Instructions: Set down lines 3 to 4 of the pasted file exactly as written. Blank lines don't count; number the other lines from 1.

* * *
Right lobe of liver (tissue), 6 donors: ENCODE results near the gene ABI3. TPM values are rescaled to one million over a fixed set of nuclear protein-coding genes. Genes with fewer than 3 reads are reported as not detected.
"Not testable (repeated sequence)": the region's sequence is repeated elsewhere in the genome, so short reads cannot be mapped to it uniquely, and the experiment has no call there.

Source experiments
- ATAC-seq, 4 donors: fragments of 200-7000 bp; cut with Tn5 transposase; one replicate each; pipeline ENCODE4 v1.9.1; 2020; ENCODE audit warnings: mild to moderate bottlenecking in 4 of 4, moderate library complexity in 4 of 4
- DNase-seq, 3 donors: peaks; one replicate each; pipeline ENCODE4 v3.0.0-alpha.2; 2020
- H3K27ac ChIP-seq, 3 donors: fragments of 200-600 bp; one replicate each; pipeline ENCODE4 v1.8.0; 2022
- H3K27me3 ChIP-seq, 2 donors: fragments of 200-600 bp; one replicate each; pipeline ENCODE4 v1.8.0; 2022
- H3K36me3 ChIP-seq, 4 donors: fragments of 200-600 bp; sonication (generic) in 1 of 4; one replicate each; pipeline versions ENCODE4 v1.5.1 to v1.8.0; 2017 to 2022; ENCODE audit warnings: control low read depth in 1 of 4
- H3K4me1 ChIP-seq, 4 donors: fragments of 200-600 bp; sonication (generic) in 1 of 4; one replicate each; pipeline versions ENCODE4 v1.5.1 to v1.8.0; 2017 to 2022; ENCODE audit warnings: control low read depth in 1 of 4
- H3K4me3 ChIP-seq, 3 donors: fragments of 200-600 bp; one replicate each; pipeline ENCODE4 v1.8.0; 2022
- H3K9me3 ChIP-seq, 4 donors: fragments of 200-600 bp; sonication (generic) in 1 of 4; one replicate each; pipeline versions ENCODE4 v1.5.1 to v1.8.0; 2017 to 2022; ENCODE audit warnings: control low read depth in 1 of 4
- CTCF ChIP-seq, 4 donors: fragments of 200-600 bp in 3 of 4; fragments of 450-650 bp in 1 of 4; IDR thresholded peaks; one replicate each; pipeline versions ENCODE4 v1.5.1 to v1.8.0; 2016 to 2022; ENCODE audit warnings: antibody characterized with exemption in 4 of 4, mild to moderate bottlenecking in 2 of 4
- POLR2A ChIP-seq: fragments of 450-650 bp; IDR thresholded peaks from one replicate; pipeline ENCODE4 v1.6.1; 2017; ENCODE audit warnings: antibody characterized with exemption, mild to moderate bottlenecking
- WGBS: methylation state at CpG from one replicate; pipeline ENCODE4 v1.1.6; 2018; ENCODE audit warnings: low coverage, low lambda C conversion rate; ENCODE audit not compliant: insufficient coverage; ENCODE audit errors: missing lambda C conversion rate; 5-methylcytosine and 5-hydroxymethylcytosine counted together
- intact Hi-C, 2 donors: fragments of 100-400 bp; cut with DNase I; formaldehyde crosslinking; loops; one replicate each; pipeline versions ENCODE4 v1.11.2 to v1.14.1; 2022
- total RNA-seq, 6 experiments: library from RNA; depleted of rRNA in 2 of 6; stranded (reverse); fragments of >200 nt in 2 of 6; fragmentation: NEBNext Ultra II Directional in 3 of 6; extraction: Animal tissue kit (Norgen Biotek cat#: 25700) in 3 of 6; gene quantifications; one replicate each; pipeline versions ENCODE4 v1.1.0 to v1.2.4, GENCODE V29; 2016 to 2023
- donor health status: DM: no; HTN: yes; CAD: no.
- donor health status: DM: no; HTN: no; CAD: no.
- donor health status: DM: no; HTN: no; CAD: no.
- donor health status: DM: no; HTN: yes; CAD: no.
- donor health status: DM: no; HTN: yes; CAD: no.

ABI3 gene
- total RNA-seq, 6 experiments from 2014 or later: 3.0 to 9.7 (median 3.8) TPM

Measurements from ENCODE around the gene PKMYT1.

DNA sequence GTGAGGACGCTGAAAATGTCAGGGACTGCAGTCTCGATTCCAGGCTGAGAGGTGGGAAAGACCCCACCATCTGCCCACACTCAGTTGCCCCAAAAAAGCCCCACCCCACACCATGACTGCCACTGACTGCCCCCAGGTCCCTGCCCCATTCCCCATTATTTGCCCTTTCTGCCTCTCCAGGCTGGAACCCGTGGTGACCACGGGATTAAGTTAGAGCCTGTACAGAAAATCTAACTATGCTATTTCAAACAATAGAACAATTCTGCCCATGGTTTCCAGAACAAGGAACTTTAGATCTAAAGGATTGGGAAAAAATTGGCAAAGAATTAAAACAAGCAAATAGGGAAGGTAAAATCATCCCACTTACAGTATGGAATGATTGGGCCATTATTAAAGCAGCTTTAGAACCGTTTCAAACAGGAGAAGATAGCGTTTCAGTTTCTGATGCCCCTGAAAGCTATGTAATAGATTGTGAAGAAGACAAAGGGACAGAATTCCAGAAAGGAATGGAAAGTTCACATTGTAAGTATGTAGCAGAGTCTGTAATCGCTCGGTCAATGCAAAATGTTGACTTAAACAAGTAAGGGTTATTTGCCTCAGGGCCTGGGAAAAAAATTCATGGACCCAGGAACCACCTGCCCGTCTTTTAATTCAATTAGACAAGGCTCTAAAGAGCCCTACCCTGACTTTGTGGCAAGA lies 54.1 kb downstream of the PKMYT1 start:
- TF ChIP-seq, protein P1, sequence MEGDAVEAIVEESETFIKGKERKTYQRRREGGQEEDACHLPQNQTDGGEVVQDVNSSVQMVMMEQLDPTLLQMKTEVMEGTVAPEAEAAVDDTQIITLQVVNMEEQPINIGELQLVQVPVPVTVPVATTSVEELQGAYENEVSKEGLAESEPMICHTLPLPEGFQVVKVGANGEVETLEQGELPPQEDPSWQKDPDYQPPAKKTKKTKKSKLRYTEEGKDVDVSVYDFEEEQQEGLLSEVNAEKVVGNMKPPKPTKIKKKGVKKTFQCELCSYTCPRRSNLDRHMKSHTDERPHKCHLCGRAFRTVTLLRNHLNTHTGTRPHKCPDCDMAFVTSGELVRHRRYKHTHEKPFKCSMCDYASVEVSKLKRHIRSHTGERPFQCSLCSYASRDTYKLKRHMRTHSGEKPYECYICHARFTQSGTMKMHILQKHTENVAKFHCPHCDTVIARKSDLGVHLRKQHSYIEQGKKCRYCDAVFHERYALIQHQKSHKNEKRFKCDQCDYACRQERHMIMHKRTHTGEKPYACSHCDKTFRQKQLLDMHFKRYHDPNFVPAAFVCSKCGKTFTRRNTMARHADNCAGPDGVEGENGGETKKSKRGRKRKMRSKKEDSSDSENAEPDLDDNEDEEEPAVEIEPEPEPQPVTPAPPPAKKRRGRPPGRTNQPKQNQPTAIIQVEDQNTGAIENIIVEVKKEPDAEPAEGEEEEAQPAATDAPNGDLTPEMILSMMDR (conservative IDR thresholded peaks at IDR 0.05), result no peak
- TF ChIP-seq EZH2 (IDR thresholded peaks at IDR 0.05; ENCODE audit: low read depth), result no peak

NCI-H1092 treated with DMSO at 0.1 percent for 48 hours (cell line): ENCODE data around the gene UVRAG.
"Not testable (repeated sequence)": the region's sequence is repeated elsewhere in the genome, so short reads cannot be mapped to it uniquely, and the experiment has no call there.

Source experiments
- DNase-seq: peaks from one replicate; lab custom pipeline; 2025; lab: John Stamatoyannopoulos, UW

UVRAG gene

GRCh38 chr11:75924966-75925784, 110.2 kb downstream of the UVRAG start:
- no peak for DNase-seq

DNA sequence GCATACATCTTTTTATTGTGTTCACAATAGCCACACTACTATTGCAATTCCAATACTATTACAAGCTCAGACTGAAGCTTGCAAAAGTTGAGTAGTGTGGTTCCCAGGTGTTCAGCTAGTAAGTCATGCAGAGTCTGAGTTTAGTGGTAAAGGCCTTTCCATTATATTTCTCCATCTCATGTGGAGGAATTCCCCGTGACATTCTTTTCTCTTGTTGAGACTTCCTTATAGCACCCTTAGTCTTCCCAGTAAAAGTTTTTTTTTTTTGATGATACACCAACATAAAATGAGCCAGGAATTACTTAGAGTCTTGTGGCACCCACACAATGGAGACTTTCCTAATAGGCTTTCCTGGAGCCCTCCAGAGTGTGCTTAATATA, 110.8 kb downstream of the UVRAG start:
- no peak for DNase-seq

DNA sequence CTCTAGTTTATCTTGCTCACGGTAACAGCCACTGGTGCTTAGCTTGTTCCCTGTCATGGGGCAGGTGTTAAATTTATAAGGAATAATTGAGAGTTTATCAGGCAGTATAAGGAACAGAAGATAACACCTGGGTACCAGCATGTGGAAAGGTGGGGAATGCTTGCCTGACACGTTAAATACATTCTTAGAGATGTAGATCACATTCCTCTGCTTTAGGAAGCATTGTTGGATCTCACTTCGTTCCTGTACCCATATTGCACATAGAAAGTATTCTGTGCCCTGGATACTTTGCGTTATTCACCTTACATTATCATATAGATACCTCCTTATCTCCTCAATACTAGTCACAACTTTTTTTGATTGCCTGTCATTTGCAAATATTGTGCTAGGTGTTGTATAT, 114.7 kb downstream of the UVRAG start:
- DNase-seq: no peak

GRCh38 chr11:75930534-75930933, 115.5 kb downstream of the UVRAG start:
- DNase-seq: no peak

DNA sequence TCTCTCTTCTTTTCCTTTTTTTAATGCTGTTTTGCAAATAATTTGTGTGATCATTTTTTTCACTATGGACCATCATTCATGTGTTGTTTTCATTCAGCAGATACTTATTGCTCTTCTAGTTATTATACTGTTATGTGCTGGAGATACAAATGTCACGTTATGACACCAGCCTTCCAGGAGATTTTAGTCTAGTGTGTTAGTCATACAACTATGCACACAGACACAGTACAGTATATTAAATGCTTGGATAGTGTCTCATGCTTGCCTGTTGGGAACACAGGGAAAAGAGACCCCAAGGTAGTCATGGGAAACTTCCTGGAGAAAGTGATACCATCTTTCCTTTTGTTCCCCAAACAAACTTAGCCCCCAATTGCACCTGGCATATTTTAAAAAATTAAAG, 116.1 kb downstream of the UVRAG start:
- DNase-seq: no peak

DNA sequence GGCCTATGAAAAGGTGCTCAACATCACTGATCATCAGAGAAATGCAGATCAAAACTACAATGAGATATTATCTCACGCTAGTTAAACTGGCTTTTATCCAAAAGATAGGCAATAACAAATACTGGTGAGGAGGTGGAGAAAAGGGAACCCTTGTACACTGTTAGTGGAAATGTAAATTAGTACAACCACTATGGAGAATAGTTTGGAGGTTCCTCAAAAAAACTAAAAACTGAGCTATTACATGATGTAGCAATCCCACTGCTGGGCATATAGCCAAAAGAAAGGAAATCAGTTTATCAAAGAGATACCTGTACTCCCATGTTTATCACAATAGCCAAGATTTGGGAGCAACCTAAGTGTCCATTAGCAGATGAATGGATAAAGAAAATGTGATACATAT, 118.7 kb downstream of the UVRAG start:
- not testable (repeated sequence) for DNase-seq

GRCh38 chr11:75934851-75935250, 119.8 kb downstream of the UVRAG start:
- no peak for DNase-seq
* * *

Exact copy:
Source experiments
- ATAC-seq, 4 donors: fragments of 200-7000 bp; cut with Tn5 transposase; one replicate each; pipeline ENCODE4 v1.9.1; 2020; ENCODE audit warnings: mild to moderate bottlenecking in 4 of 4, moderate library complexity in 4 of 4